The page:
Central bank leaders warn of hits to confidence, higher joblessness and more business bankruptcies
Federal Reserve officials meet Tuesday and Wednesday facing growing doubts about the prospect for a sustained economic rebound due to the nation’s uneven public-health response to the coronavirus.
Officials have warned this month in speeches and interviews that the economy faces a deeper downturn and more difficult recovery if the country doesn’t take more effective action to slow the spread of infection.
Since the Fed’s mid-June policy meeting, virus infection rates have accelerated in many states that were among the first to encourage businesses to reopen. Business leaders and economists have warned that hard-hit industries such as travel, entertainment and hospitality will face a more difficult recovery if consumers don’t feel confident spending money indoors and gathering in large groups.
The Fed isn’t likely to roll out new stimulus measures this week but is debating how to provide more support to the economy once the economic outlook becomes clearer. They could do this by adjusting their purchases of Treasury and mortgage securities and by providing more detail about what conditions would lead them to consider withdrawing stimulus.
Fed officials have focused their recent comments on the imperative of suppressing the virus by more aggressively adopting social-distancing measures, including wearing masks, and by boosting the capacity to test, trace and isolate known infection cases.
“How well we follow the health-care protocols from here is going to be the primary economic tool we have,” said Dallas Fed President Robert Kaplan in a July 16 interview.
After the pandemic triggered widespread shutdowns in March, Boston Fed President Eric Rosengren said he had expected infections to recede by the summer much as it has in Europe. “Unfortunately, that is not the case,” he said in a July 8 interview. “We have not been nearly as successful.”
The longer that infection rates flare up, the harder it will be for a range of industries that employ millions of Americans to recover. That, in turn, could lead to higher spells of extended joblessness, business failure and stress on the banking system.
The economy will face “severe economic consequences” if the public health response doesn’t improve, Mr. Rosengren said. The Fed’s policy response is “not going to be able to offset all the losses if we continue to make serious public health mistakes.”
He said he is particularly troubled about what could happen in the fall, as college students return to campus from around the country, younger students go back to school, and cold weather makes it harder for restaurants to operate outdoor dining.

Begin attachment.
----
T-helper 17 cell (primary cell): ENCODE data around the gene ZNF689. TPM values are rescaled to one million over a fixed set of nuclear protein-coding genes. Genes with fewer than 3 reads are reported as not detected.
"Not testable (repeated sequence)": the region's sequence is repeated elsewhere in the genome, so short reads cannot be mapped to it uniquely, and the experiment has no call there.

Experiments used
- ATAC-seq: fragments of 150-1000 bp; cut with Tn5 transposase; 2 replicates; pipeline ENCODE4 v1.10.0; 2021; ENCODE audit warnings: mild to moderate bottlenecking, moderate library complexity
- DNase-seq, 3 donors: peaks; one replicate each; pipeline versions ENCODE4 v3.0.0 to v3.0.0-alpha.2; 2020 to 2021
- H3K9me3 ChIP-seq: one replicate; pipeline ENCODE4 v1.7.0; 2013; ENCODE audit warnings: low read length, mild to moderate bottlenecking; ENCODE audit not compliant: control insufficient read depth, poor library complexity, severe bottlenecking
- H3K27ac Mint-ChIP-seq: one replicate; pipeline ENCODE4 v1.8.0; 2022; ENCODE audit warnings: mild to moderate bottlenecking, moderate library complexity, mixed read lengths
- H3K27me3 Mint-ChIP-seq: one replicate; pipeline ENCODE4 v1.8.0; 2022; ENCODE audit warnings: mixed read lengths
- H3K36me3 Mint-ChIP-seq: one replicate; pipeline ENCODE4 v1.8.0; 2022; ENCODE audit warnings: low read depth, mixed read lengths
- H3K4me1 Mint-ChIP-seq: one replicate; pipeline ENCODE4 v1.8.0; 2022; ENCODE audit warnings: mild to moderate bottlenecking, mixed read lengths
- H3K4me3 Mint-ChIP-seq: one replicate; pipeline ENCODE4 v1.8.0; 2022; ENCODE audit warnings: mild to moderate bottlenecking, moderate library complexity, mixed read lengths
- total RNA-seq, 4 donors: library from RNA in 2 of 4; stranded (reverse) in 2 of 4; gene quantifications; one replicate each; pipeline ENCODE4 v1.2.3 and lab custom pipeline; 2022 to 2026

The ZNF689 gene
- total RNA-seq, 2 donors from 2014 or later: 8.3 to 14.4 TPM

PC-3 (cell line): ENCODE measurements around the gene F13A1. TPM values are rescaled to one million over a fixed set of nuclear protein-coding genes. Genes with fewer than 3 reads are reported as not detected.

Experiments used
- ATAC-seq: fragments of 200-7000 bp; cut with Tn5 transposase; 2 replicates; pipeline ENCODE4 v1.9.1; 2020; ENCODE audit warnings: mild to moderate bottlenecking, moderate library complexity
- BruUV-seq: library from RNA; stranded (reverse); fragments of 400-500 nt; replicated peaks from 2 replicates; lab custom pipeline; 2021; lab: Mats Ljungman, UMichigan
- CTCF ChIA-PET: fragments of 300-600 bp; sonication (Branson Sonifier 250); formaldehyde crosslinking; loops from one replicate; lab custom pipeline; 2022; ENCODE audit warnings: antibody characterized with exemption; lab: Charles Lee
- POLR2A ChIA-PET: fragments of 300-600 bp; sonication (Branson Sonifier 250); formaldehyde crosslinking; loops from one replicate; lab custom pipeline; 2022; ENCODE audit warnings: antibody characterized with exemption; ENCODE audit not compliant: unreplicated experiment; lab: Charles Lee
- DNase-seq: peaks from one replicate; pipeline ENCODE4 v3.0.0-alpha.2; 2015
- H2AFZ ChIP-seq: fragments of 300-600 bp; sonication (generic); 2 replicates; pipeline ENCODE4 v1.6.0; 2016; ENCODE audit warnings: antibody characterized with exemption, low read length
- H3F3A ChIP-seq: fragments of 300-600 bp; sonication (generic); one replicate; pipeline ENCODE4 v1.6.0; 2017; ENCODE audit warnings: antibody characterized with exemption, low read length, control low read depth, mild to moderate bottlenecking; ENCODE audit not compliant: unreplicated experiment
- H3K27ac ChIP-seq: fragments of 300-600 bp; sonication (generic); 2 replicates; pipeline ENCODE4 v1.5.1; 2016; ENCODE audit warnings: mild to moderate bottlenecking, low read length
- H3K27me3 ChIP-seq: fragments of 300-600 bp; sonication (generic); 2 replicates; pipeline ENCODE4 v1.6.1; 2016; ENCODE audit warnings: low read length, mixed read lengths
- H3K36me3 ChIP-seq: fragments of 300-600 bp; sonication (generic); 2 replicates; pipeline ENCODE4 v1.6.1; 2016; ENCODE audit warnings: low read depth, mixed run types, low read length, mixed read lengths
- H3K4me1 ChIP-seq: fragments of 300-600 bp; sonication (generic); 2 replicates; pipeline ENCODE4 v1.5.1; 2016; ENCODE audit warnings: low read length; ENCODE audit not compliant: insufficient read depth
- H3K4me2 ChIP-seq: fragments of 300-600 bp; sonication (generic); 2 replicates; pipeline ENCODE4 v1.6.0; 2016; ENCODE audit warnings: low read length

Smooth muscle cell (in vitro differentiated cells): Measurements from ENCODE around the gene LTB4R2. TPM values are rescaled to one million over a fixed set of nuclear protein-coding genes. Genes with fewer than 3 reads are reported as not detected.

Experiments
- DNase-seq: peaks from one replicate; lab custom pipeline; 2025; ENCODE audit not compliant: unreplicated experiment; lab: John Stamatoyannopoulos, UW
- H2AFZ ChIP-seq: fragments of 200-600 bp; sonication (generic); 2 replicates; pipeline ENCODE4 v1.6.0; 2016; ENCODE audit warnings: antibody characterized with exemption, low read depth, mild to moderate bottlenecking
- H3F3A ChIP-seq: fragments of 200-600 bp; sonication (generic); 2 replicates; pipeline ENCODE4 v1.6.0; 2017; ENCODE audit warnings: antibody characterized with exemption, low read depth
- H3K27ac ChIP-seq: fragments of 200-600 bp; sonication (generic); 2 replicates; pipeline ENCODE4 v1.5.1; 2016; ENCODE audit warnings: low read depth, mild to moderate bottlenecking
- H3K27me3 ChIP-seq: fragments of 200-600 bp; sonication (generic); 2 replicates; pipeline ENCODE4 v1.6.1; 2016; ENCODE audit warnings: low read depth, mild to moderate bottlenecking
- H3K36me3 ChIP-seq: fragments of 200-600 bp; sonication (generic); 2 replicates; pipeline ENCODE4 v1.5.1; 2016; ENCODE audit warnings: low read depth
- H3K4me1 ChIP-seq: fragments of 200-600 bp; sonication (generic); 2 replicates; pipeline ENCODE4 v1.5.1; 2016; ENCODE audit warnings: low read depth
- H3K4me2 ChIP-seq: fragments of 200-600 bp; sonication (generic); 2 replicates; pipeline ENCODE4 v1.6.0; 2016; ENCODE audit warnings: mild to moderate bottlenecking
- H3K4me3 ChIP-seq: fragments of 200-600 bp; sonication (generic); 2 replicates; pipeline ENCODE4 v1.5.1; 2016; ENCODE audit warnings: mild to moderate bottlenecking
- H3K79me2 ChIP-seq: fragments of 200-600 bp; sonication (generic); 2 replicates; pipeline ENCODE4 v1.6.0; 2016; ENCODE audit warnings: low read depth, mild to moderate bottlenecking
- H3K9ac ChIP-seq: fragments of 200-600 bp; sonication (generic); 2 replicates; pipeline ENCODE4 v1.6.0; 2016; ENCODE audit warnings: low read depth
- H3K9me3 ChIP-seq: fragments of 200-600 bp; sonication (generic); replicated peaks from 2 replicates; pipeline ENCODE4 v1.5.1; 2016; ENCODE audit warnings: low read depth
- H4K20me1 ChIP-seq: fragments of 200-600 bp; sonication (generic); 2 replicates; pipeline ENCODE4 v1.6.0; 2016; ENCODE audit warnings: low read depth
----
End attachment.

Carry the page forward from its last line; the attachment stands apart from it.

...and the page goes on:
Regional data from the online reservations site OpenTable shows the Northeast is the only part of the U.S. that saw an increase in restaurant dining through mid-July on a weekly basis, suggesting that consumers are more willing to dine at restaurants in areas where the virus is under control.
The economy added 7.5 million jobs in May and June but still has 14.7 million fewer jobs than before the pandemic. Coronavirus infections have accelerated in several large states since mid-June, when the Labor Department conducted its most recent survey of payroll growth.
Real-time data tracked by Fed economists suggested that strong gains in hiring in May and June may not be sustained, said Fed governor Lael Brainard in a speech July 14.
“Business leaders are getting worried. Consumers are getting worried,” Atlanta Fed President Raphael Bostic said July 7 in a discussion hosted by the Tennessee Business Roundtable. “There is a real sense that this might go on longer than we had hoped and we had expected and we had planned for.”
One risk for the Fed is that markets and the public expect it will fix problems its tools aren’t suited for, said former Fed governor Randall Kroszner.
“There is nothing the Fed can do to bring back the airline industry, to replace broken supply chains, to make people feel comfortable going out to shopping malls,” said Mr. Kroszner, who now teaches at the University of Chicago. “People have the view the Fed is so powerful that it can do anything, and it can’t.”
Government policy since March has focused on preserving income for unemployed workers and businesses after the economy was put into the equivalent of a medically induced coma to stop the pandemic’s spread.
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Fed officials have broadly supported efforts to offset declines in income for unemployed workers and a drop in revenues for state and local governments.
The Fed has launched emergency-lending programs designed to support market functioning and to lower lending costs for a range of household, government and business borrowers.
Fed Vice Chairman Richard Clarida last month warned the improvements in financial markets may not last due to the path of the virus. At a minimum, the Fed’s lending programs had bought some time for businesses to hang on until an economic recovery spreads, he said.
Officials have expressed alarm that businesses receiving relief from the $510 billion Paycheck Protection Program won’t be able to withstand further declines in demand due to virus fears.
Mr. Kaplan said he has spoken to a range of companies that used those funds to bring back their employees and reopen. Their initial optimism has faded amid renewed slowdowns in business as virus infection rates flare up, and some businesses are seeing a substantial slowdown in foot traffic.
“The jury is now very much out … because they’re not well equipped for another slowdown,” Mr. Kaplan said.